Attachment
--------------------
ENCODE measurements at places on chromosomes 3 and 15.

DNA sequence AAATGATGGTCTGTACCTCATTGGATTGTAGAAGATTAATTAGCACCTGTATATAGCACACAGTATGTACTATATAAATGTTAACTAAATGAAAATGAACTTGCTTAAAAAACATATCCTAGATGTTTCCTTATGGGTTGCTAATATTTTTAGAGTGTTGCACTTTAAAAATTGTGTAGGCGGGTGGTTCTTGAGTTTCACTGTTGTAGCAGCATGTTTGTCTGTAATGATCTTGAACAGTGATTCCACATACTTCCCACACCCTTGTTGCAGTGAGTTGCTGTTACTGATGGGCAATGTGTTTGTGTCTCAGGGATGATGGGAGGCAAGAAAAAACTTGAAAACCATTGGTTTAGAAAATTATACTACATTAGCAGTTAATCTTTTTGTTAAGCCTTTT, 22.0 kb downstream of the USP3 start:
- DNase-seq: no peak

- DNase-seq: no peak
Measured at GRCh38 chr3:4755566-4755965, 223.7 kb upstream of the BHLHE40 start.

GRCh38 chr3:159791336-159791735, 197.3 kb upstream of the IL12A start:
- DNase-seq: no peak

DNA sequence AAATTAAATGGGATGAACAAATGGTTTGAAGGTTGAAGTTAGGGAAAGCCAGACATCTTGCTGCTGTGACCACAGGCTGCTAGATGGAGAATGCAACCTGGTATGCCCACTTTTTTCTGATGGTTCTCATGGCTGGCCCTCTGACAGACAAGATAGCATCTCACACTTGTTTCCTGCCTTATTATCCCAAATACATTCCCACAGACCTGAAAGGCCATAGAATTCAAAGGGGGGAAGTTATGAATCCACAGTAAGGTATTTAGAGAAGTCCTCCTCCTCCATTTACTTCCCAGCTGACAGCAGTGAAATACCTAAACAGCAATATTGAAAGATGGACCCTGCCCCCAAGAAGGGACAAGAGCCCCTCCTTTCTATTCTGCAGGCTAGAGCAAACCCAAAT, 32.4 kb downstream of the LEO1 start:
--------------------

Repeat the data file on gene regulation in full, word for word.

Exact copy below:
ENCODE measurements at places on chromosomes 3 and 15.

DNA sequence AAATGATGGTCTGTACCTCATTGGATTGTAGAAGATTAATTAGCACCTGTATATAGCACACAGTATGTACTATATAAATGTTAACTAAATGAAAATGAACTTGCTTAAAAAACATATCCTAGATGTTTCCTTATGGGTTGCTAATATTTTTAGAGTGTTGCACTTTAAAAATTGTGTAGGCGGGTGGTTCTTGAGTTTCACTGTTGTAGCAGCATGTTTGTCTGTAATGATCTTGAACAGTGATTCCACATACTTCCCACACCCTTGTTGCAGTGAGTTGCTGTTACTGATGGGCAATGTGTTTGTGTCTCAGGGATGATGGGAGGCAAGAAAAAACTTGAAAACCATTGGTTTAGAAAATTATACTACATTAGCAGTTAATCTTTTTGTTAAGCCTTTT, 22.0 kb downstream of the USP3 start:
- DNase-seq: no peak

- DNase-seq: no peak
Measured at GRCh38 chr3:4755566-4755965, 223.7 kb upstream of the BHLHE40 start.

GRCh38 chr3:159791336-159791735, 197.3 kb upstream of the IL12A start:
- DNase-seq: no peak

DNA sequence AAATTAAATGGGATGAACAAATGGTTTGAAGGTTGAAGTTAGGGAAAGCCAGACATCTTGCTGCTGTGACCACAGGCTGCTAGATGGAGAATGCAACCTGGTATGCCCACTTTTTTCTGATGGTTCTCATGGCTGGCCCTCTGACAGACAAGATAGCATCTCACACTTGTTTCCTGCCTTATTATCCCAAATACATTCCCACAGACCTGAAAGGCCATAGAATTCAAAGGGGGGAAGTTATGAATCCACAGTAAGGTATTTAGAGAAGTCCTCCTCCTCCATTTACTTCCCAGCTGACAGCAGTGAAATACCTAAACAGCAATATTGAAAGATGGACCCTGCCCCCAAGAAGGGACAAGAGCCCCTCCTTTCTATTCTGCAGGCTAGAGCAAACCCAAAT, 32.4 kb downstream of the LEO1 start: